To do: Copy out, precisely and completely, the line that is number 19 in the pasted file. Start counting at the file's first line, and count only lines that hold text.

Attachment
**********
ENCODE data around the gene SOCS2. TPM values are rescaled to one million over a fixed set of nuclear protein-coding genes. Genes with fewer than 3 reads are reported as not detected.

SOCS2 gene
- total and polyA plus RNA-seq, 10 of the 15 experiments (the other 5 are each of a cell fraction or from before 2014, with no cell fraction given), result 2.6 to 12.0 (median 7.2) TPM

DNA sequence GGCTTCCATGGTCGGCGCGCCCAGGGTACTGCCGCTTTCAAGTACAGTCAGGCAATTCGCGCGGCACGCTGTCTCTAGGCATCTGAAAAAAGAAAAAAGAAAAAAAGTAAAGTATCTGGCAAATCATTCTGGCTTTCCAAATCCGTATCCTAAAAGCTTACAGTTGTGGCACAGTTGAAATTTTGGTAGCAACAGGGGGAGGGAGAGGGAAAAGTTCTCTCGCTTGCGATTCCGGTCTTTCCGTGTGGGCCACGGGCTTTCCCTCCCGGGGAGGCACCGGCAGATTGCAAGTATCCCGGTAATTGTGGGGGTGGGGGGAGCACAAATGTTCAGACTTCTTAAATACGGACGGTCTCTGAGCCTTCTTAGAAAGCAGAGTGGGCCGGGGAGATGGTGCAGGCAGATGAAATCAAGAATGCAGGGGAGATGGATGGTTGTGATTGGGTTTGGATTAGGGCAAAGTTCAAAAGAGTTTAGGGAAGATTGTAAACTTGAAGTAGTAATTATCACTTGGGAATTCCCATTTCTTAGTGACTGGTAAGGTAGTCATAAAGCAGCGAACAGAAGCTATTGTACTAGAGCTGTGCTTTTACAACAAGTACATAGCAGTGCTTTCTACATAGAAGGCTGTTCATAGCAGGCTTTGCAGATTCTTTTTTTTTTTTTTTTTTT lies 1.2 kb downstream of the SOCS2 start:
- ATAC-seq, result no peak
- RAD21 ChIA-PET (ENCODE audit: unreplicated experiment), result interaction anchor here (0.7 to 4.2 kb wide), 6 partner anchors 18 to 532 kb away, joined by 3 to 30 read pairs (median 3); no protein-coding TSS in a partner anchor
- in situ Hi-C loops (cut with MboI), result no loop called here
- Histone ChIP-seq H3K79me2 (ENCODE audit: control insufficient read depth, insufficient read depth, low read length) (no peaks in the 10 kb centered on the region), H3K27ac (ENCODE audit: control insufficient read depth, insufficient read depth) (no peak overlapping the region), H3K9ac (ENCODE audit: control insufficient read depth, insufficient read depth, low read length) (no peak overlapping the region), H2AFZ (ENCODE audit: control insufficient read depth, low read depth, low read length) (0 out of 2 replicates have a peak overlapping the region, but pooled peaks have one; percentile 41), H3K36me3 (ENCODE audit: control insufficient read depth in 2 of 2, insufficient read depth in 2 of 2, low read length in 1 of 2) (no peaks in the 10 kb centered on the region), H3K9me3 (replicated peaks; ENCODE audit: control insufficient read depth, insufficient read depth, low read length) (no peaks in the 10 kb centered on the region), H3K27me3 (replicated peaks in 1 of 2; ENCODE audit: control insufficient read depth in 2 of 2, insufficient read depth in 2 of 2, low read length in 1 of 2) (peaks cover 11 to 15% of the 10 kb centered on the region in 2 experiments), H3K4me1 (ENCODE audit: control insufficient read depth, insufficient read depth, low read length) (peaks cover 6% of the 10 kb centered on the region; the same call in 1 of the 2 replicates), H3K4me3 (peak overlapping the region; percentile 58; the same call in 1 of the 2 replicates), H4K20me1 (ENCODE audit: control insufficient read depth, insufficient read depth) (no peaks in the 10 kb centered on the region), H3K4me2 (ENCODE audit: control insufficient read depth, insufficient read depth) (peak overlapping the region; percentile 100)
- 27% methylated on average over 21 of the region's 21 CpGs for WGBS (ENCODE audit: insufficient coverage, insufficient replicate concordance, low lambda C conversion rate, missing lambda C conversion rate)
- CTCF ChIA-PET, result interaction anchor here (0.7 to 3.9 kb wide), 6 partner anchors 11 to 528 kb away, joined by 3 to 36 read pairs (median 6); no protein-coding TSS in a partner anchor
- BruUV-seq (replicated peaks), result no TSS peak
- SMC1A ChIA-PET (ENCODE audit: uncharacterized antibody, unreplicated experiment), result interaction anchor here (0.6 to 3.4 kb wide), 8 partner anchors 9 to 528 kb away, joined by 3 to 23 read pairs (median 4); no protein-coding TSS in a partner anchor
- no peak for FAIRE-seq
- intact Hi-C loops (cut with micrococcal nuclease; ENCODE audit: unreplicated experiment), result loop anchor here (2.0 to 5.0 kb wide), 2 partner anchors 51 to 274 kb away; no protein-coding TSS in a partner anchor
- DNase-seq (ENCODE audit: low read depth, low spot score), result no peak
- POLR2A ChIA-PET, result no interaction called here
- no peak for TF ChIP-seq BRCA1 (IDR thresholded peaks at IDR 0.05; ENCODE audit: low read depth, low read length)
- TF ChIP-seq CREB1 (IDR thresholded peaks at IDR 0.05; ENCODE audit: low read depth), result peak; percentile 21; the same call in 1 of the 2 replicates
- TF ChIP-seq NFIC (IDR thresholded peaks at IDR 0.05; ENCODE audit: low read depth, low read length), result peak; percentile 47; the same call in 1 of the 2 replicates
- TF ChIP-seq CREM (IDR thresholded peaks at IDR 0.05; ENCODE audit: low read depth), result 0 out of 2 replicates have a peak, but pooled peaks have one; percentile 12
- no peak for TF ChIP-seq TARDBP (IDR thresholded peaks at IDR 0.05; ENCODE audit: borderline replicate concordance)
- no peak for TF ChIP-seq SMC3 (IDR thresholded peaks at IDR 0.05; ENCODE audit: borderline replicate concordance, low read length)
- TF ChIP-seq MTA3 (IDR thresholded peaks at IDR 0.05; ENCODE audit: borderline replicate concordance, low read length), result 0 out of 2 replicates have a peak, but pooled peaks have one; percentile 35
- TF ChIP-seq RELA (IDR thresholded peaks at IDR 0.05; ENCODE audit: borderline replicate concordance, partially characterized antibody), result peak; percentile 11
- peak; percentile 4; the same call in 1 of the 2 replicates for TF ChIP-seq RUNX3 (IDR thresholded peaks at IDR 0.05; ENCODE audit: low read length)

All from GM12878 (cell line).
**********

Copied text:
- TF ChIP-seq NFIC (IDR thresholded peaks at IDR 0.05; ENCODE audit: low read depth, low read length), result peak; percentile 47; the same call in 1 of the 2 replicates